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I'm currently running some power dissipation analysis or thermal calculation on a system and the way I do it is by looking at each part's data sheet and see if they list its power dissipation. Now some part's data sheet list power consumption and some other show the power dissipation.

My questions are:

  1. How can I estimate the power dissipation if the only power listed is the power consumption? I think that power consumption is different from power dissipation, isn't that right?

  2. Is the power consumption the power at the input of the electrical part? For example: how would I calculate the power consumption of a 30 watts power supply (120VAC input and 24V/1.25A output)?

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  • \$\begingroup\$ What do you use that 30 W output for? Unless it's battery charging or similar, everything will be dissipated where it's used. Say you use that 30 W for a laptop. You will burn ~3 W in the adapter alone which is dissipated as heat but your computer will waste everything as heat in the end, so you end up with 33 W dissipation total in the room which will heat it up. \$\endgroup\$ – winny Nov 16 '16 at 9:31
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Consumption is really not a good term to use for power, but it probably refers to the power input to the device under consideration. Power dissipated probably refers to the losses associated with the device that are usually dissipated as heat. The output power of the device is transferred elsewhere in some useful form. The losses are calculated as input power minus output power.

It may be difficult to calculate loss dissipation from data sheet information. The input power listed in the data sheet is usually the maximum value that may not occur under normal operating conditions. The output power is usually the maximum value that can be tolerated continuously under the most adverse permissible values of other conditions such as input voltage and ambient temperature. Depending on the purpose of loss dissipation, you may want to consider either typical actual operating conditions or worst case conditions.

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  • \$\begingroup\$ I use AM100S/5-A and specs: Output Power (max) of 100W, output current is 20A, output voltage is 5 volts, and its efficient is 75%. All I know for the load the power supply connects to is that it(the load) dissipates 15Watts. How do I calculate power dissipation on this supply? I used the worst case scenario because I don’t know how much current is drawn by the load. So the worst case scenario I use the max output voltage and max output current to find the output power which is Pout = 5 x 20 = 100W and consequently the power dissipation is Pout ((1/0.75)-1) = 33.33W. What do you think? \$\endgroup\$ – Patrick Nov 15 '16 at 14:33
  • \$\begingroup\$ The power supply losses are 33.3 W at full load. If the load has 15 watts of losses and its efficiency is 85% than it's input is 100 W and the power supply is fully loaded. You need to know the nature of the load. If it transmits energy to other equipment, 85% is a reasonable efficiency. If it is something like a heater or computer it dissipates all of the input energy as heat, the efficiency is zero and the input is 15 watts. \$\endgroup\$ – Charles Cowie Nov 15 '16 at 15:23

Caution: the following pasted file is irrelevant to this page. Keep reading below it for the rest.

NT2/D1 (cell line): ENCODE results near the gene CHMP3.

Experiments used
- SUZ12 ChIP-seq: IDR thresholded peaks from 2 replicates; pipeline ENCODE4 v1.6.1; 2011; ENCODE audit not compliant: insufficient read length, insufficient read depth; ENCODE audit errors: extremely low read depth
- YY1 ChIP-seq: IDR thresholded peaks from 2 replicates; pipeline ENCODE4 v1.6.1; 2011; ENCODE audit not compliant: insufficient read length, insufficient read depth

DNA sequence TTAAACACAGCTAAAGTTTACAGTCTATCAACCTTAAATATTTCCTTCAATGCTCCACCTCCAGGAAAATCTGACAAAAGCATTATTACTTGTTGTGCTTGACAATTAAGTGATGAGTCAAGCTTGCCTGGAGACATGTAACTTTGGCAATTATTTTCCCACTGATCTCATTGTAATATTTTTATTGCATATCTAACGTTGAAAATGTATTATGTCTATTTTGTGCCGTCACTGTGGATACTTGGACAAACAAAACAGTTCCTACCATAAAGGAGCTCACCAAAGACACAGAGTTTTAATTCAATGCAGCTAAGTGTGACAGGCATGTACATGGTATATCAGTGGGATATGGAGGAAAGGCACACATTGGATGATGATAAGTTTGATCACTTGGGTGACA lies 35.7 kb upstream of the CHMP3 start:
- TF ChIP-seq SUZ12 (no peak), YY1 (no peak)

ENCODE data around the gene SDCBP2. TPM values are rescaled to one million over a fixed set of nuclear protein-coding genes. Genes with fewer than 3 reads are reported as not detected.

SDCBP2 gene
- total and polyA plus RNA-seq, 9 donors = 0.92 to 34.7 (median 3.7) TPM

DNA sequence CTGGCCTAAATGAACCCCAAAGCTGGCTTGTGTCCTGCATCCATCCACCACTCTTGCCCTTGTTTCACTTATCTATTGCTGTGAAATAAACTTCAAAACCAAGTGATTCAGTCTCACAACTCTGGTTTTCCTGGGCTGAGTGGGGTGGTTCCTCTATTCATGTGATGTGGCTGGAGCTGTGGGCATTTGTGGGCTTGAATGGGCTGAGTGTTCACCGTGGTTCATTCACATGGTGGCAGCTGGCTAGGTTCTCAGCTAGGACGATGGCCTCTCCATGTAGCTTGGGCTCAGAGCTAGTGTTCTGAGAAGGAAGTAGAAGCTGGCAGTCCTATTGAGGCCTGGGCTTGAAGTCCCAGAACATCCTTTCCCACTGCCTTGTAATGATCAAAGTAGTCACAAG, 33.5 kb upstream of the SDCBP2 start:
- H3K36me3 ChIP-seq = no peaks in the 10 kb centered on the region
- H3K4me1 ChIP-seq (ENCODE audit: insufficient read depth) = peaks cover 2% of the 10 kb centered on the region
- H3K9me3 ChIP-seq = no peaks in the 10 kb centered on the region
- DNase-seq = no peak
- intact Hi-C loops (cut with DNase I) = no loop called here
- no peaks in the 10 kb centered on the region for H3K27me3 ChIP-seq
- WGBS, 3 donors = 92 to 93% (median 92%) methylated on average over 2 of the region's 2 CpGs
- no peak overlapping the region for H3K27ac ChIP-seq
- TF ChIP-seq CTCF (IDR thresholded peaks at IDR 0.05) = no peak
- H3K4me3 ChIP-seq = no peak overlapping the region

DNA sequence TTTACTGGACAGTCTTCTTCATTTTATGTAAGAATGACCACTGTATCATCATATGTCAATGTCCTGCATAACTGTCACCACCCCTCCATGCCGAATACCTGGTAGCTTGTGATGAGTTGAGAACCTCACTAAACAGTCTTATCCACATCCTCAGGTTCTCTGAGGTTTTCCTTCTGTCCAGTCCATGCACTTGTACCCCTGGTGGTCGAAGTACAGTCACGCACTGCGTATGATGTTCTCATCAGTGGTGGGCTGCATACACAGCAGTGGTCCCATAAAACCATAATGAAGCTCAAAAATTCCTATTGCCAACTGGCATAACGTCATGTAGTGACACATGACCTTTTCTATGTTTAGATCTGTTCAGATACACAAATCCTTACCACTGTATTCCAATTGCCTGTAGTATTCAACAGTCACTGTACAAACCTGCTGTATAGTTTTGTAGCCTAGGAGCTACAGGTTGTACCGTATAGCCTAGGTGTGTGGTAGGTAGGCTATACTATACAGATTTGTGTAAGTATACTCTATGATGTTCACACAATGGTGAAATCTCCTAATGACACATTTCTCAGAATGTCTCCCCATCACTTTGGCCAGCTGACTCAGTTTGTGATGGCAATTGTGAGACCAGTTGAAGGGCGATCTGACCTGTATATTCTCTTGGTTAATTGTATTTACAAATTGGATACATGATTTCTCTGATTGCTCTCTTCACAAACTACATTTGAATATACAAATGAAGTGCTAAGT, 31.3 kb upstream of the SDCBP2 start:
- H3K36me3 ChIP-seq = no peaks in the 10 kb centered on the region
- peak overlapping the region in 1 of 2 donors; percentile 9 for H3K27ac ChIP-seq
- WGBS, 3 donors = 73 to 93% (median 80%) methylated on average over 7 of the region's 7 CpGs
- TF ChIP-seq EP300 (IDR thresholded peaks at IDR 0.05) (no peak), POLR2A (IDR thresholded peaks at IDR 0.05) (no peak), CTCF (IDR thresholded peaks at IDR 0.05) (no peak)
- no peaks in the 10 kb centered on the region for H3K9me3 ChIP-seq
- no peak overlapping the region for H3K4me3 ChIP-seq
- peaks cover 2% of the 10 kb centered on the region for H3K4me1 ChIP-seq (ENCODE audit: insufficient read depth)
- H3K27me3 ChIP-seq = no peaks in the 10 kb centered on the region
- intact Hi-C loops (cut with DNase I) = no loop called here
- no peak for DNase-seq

• \$\begingroup\$ It's a computer in this case. The efficiency is zero only for the heater, but not computer, right? \$\endgroup\$ – Patrick Nov 15 '16 at 16:05
  • \$\begingroup\$ You would have to consider that the efficiency of a computer is zero or almost zero. All of the energy input is dissipated as heat. It does not have any energy output except for the possibility that it transmits data someplace else, but that would be a very small amount of energy. If the computer includes a display screen, some of the electrical energy is converted to light, but the amount is small and it is converted back to heat as soon as it is absorbed by objects in the room. The same is true of sound energy. \$\endgroup\$ – Charles Cowie Nov 15 '16 at 16:18
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    \$\begingroup\$ Power supplies, transformers and electric motors convert electrical energy to other forms of electrical energy and to mechanical energy. For other equipment, input power or "consumption" is essentially the same as dissipation. All of the energy that they receive is dissipated as heat in or near the equipment. \$\endgroup\$ – Charles Cowie Nov 15 '16 at 16:33
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A power Supply transforms input to output with idle losses and dynamic losses dependent on load.

  • Thus Input Power = Consumption max = Internal Dissipation + Output Pwr
    • but Vac and Fuse rating is not necessarily Input power

Unless you have a true RMS meter for input and output, you can't tell unless you have efficiency specs. You might expect 80% at max load as typical. or 5W at 30W out

There is no way to guess efficiency without actual measurements or asking the supplier. But there are industry norms and new standards for PC ATX supplies.

Here is just one typical example of a DC-DC converter. Then there is the AC-DC converter.

enter image description here

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  • \$\begingroup\$ Also, is there any way you can correlate the power dissipation of the load to figure out the power dissipation in the power supply that feeds it? I know that this load will not draw the max current from the power supply, but if I had to guess to avoid using the worst case scenario what would you say the this load would draw? In a good design, are expecting to use 80% of the current from the source or what is the threshold? \$\endgroup\$ – Patrick Nov 15 '16 at 14:34

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